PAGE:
In contrast to that, Australians looking to bet into NZ race pools were not going to see pools that were large by their usual standards. (They would be larger in relation to what they were betting on, if already betting on NZ racing). But where is the added attraction to betting into our pools compared to staying with their larger pools for the majority of events?

So we have a situation where on pool size alone, the commingled Australian races were going to be more attractive to NZ punters in relation to price surety. But the reverse was not going to be the case. Add when you factor in the relative attractiveness of the racing from a product perspective, that was going to make that imbalance worse.

(Those imbalances have shown up by the issue that the Australian population of 5 times NZ population, does less betting on NZ racing than NZers do on Australian racing, even though the punting profile of the nation is massively higher per capita than NZ)


The agreement with Tabcorp to take the additional events, coupled with the then need to broadcast and promote those events, would require a major change to the broadcast model of racing in NZ.

We would shift from a model where NZ racing was the significant priority to a model of effectively wall to wall racing. NZ viewers would be flooded with events (mostly from offshore). NZ events would become part of the overall scheme and emphasis on them would recede.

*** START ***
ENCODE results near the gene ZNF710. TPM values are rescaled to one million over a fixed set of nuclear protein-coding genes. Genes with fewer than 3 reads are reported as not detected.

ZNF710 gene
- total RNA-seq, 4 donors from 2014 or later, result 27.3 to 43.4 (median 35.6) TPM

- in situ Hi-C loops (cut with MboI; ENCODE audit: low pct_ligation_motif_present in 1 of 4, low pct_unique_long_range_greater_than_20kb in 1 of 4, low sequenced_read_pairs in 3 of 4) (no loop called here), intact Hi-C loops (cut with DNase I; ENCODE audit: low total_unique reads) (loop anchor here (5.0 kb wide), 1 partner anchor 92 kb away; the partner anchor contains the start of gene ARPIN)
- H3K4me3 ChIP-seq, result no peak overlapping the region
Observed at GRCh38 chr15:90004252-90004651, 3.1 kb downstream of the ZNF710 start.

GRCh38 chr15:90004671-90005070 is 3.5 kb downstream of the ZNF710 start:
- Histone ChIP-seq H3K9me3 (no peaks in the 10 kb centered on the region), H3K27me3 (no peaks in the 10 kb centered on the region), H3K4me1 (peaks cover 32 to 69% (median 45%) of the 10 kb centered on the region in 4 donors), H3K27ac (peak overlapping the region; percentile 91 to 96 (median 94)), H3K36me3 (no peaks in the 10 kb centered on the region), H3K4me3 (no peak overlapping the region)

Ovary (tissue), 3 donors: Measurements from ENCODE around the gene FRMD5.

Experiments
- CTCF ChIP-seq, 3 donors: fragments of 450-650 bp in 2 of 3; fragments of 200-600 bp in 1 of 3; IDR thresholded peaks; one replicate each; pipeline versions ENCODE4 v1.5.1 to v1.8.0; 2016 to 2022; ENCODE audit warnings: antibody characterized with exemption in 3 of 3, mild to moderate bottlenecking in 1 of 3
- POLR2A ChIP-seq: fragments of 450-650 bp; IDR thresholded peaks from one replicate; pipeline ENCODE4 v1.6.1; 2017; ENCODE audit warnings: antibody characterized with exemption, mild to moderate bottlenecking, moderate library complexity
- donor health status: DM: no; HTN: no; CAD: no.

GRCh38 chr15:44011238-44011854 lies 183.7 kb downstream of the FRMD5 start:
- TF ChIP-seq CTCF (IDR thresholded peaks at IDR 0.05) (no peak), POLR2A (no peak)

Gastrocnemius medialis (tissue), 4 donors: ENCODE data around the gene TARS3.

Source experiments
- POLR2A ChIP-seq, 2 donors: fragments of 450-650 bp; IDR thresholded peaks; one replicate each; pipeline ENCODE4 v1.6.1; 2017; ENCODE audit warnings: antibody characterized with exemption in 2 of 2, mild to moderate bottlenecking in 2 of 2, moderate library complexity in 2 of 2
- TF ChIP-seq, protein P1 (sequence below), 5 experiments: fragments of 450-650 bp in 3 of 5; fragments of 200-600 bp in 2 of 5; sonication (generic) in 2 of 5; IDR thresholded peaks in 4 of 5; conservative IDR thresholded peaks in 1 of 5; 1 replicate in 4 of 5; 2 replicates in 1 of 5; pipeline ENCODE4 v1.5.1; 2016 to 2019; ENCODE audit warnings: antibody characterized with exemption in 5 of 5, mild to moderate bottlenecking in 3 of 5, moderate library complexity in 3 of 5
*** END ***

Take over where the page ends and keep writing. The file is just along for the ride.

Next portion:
(We have now witnessed the impact on broadcasting of having to deal with the number of imported races and the effect that has on NZ racing viewing. There used to be long discussions around how some hated that you couldn’t watch NZ races and the post-race discussion/celebrations etc. All diluting the offering and taking away any point of difference)



·        NZ racing was going to lose a degree of focus in regards punter experience.

·        Pools on offshore races were going to provide far greater price surety than NZ pools

·        NZers were going to be presented (overtime), with a product likely to be seen as superior to the local offering.